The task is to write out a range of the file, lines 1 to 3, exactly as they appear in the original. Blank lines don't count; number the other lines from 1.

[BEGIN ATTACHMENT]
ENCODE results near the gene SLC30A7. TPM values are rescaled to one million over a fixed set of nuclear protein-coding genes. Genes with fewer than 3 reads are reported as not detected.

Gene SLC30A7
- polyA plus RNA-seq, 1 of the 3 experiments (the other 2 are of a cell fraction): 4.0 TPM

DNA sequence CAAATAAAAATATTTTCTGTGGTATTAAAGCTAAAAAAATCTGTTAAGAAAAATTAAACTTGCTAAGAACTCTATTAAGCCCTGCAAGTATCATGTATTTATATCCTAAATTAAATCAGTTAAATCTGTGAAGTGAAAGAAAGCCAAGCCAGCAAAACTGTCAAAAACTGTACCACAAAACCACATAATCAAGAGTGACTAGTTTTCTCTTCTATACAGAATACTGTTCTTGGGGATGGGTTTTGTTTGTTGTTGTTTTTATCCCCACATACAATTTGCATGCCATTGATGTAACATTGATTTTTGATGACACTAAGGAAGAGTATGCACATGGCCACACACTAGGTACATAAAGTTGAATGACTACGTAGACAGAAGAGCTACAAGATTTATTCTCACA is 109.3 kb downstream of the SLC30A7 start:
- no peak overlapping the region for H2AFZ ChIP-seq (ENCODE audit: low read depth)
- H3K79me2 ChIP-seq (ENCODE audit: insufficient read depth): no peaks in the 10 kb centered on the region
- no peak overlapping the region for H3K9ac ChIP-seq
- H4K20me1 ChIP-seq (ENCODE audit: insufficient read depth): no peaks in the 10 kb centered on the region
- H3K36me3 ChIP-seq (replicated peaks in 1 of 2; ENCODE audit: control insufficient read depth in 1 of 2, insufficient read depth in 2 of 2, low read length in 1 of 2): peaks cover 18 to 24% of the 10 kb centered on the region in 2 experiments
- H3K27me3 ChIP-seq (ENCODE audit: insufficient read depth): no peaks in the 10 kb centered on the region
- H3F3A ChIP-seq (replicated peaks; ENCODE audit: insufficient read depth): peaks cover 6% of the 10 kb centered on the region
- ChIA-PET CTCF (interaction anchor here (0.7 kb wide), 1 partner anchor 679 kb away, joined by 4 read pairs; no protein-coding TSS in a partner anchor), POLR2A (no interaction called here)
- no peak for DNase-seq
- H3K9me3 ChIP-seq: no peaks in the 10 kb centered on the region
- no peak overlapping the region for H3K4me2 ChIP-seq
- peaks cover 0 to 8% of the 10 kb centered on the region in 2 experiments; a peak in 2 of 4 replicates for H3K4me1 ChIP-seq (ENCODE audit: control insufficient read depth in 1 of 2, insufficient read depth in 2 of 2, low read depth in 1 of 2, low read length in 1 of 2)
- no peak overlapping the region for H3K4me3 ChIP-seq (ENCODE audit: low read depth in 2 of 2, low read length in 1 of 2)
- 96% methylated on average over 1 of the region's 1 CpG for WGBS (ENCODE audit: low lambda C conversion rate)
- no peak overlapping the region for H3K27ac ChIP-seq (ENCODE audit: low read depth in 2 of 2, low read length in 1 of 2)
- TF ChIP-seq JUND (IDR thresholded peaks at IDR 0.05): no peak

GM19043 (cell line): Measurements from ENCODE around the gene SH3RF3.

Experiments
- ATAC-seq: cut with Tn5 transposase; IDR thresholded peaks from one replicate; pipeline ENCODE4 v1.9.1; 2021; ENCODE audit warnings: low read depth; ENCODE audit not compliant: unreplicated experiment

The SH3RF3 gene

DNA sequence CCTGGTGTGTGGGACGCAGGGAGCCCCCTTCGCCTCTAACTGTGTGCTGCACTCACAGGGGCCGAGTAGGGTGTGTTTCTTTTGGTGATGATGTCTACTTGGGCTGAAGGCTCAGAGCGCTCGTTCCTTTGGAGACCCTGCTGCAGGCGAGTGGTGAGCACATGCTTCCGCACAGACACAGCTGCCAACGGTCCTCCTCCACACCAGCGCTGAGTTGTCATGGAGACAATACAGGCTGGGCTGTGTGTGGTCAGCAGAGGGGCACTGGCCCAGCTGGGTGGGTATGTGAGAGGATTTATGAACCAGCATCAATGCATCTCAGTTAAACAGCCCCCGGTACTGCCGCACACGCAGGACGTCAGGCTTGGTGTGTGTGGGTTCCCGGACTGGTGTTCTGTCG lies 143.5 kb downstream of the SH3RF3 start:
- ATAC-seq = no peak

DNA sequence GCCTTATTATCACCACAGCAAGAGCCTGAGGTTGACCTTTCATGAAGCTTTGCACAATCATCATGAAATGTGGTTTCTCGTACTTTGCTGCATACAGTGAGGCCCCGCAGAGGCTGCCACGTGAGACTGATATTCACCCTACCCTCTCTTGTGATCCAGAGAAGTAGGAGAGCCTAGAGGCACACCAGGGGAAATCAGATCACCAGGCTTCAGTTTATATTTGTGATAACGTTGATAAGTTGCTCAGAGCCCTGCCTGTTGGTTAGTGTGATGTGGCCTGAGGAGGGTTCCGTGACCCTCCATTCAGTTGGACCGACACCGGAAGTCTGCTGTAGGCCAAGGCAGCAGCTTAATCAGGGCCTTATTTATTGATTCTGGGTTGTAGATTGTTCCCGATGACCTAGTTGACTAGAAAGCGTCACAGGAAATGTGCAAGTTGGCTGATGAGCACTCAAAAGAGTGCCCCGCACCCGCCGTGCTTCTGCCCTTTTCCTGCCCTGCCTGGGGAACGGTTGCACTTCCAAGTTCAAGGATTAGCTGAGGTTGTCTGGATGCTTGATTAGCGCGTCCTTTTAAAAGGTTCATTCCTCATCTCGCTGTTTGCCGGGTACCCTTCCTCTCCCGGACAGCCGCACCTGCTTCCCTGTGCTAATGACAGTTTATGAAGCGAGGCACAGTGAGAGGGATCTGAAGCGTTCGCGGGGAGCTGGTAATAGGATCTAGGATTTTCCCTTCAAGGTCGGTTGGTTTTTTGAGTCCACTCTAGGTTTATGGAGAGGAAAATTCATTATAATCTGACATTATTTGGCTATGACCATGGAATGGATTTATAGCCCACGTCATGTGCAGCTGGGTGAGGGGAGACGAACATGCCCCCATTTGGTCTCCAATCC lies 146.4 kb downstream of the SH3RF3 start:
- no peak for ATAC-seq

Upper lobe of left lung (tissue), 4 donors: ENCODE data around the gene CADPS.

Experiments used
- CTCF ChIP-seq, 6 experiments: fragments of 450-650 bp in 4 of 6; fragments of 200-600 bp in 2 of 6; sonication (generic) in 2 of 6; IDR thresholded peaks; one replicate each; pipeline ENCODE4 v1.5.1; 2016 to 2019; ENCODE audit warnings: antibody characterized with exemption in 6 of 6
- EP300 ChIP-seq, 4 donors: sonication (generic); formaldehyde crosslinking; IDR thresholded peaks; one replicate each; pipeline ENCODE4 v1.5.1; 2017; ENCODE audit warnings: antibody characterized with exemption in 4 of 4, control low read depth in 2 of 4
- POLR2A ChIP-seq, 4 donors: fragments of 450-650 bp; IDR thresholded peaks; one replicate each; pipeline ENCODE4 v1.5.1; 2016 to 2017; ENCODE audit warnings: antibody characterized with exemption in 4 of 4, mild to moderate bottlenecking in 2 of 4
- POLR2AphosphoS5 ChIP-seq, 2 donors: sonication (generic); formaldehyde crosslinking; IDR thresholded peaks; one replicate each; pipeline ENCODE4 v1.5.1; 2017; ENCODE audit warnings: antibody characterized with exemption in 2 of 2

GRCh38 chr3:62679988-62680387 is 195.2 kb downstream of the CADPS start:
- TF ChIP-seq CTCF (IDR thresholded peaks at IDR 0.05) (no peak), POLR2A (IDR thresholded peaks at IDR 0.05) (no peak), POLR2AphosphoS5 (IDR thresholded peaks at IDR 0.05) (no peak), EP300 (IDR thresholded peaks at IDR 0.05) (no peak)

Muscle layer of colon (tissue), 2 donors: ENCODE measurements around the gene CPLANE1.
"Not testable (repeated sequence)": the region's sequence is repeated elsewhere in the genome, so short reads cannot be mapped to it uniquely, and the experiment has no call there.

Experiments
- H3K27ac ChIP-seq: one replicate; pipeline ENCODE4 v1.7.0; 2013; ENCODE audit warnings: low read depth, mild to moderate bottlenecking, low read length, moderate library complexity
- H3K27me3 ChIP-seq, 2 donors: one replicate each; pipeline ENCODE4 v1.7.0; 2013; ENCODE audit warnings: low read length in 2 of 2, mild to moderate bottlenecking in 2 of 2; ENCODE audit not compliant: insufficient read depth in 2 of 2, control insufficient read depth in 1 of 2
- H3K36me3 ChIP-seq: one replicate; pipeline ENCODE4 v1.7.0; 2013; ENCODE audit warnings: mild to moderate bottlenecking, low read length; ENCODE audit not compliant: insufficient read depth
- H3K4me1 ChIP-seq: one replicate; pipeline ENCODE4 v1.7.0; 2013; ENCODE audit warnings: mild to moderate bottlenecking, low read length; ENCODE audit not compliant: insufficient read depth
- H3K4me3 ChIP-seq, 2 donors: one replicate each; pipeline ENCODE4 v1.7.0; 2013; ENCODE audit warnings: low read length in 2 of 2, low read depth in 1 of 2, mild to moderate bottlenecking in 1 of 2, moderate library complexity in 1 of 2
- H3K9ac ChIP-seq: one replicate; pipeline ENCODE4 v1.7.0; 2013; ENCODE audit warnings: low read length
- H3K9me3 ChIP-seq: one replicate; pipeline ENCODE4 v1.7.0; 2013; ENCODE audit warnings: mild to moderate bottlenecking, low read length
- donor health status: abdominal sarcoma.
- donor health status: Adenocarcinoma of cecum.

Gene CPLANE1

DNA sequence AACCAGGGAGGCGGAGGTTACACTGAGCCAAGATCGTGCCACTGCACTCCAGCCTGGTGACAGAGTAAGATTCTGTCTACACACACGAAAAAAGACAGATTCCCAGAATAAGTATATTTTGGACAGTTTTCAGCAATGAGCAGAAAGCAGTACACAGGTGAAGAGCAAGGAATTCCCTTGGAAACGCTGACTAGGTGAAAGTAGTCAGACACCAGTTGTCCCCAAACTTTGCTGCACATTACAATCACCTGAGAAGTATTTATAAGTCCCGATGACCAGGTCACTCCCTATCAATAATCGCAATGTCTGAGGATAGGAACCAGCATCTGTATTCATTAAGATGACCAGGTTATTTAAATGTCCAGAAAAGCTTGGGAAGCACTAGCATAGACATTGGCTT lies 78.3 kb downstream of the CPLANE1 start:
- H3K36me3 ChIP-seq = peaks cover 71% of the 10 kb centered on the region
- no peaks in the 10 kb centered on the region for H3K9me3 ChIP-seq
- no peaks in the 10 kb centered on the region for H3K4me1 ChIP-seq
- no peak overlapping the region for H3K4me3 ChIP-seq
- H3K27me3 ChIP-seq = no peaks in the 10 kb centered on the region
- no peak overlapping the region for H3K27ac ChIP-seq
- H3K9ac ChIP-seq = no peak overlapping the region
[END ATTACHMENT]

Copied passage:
ENCODE results near the gene SLC30A7. TPM values are rescaled to one million over a fixed set of nuclear protein-coding genes. Genes with fewer than 3 reads are reported as not detected.

Gene SLC30A7
- polyA plus RNA-seq, 1 of the 3 experiments (the other 2 are of a cell fraction): 4.0 TPM